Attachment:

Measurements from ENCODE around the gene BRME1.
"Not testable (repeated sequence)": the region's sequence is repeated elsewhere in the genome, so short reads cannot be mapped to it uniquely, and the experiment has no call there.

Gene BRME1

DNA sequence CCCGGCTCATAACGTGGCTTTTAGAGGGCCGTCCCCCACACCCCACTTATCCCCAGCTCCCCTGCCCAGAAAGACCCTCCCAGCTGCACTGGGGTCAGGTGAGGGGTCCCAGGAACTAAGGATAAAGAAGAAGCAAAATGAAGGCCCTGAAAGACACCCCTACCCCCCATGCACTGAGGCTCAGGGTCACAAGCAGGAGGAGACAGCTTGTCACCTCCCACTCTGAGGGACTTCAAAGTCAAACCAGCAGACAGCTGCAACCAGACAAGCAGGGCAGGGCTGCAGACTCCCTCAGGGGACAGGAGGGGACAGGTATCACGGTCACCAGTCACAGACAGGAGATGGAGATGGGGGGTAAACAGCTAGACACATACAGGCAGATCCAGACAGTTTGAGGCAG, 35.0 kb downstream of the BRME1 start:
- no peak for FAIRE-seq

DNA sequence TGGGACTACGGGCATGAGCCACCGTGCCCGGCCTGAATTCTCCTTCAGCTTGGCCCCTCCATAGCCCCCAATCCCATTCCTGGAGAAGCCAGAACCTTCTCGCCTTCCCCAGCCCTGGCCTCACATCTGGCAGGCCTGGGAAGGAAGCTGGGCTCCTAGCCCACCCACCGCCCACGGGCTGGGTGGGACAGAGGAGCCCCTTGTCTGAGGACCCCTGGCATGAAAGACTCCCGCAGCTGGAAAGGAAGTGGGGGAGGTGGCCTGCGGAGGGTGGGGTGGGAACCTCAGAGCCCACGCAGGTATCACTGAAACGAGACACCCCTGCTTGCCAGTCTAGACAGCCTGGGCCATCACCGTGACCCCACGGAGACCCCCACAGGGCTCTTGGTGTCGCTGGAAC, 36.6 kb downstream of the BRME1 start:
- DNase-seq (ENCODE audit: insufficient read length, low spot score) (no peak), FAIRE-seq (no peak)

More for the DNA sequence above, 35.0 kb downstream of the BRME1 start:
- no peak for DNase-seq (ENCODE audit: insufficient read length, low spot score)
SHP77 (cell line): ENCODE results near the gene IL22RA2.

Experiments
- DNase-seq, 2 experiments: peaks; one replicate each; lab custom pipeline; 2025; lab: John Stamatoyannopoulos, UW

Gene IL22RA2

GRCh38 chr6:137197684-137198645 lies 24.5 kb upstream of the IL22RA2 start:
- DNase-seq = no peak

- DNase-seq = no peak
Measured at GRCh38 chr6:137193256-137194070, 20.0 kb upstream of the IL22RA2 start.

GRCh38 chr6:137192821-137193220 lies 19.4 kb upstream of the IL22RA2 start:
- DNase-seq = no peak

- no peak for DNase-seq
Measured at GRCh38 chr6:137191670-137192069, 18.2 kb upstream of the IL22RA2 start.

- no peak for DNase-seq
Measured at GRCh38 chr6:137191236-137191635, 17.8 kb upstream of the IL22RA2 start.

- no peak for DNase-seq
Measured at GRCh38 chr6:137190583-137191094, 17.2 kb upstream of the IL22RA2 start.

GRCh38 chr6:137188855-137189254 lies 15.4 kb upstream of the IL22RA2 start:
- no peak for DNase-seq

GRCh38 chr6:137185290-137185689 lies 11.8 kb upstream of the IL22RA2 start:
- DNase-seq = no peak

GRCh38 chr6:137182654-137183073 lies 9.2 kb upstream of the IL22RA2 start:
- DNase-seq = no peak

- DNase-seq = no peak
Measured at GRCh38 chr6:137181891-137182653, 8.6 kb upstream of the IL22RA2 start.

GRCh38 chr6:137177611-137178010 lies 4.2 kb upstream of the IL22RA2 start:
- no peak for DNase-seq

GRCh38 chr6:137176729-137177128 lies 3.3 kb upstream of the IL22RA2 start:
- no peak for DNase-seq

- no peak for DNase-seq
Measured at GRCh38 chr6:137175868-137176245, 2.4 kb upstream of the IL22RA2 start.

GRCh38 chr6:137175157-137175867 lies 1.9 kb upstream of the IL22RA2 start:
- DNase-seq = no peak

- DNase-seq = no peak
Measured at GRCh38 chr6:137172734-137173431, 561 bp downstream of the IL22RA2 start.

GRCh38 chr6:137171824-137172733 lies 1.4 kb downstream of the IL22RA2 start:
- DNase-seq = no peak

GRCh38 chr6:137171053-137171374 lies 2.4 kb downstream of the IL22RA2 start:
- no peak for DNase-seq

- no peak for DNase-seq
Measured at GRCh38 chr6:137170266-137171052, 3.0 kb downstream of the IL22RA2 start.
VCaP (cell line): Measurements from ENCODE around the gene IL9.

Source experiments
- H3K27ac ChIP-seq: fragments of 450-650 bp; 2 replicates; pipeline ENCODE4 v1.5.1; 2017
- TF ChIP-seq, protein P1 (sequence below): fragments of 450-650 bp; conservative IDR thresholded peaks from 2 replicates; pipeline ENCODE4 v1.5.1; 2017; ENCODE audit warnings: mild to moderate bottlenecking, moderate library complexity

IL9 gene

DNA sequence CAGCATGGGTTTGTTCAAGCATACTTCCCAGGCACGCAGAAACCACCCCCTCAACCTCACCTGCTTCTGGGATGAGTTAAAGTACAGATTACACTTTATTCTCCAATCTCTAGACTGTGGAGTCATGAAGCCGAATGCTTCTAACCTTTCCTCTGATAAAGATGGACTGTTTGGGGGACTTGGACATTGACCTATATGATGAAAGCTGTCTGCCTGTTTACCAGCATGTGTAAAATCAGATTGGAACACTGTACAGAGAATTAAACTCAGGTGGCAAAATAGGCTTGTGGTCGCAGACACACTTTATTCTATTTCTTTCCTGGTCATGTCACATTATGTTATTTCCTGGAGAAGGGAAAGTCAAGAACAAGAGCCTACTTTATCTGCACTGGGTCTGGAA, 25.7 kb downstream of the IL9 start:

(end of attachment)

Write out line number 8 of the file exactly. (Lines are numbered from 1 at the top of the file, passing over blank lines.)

More for the DNA sequence above, 35.0 kb downstream of the BRME1 start: